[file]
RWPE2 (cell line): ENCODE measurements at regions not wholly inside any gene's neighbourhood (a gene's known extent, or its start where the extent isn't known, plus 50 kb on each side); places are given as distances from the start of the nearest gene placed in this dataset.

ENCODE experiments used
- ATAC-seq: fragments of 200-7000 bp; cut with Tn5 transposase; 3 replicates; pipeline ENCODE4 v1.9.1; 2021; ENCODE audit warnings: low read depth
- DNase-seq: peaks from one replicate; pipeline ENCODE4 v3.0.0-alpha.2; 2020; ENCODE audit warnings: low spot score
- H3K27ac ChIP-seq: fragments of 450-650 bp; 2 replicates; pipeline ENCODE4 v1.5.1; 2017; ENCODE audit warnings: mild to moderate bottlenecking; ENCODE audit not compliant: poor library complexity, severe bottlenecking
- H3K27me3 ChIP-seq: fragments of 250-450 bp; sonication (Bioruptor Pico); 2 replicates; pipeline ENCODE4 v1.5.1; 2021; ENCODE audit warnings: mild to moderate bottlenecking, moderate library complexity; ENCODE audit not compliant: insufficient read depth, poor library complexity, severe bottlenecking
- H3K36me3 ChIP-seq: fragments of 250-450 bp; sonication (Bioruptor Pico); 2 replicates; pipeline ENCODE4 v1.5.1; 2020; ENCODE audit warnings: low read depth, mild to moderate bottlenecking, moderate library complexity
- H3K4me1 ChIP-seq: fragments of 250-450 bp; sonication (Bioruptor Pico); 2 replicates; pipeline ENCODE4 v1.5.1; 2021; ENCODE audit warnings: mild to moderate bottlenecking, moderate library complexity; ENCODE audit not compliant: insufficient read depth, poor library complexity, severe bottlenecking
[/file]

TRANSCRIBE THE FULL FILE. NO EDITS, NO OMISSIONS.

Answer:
RWPE2 (cell line): ENCODE measurements at regions not wholly inside any gene's neighbourhood (a gene's known extent, or its start where the extent isn't known, plus 50 kb on each side); places are given as distances from the start of the nearest gene placed in this dataset.

ENCODE experiments used
- ATAC-seq: fragments of 200-7000 bp; cut with Tn5 transposase; 3 replicates; pipeline ENCODE4 v1.9.1; 2021; ENCODE audit warnings: low read depth
- DNase-seq: peaks from one replicate; pipeline ENCODE4 v3.0.0-alpha.2; 2020; ENCODE audit warnings: low spot score
- H3K27ac ChIP-seq: fragments of 450-650 bp; 2 replicates; pipeline ENCODE4 v1.5.1; 2017; ENCODE audit warnings: mild to moderate bottlenecking; ENCODE audit not compliant: poor library complexity, severe bottlenecking
- H3K27me3 ChIP-seq: fragments of 250-450 bp; sonication (Bioruptor Pico); 2 replicates; pipeline ENCODE4 v1.5.1; 2021; ENCODE audit warnings: mild to moderate bottlenecking, moderate library complexity; ENCODE audit not compliant: insufficient read depth, poor library complexity, severe bottlenecking
- H3K36me3 ChIP-seq: fragments of 250-450 bp; sonication (Bioruptor Pico); 2 replicates; pipeline ENCODE4 v1.5.1; 2020; ENCODE audit warnings: low read depth, mild to moderate bottlenecking, moderate library complexity
- H3K4me1 ChIP-seq: fragments of 250-450 bp; sonication (Bioruptor Pico); 2 replicates; pipeline ENCODE4 v1.5.1; 2021; ENCODE audit warnings: mild to moderate bottlenecking, moderate library complexity; ENCODE audit not compliant: insufficient read depth, poor library complexity, severe bottlenecking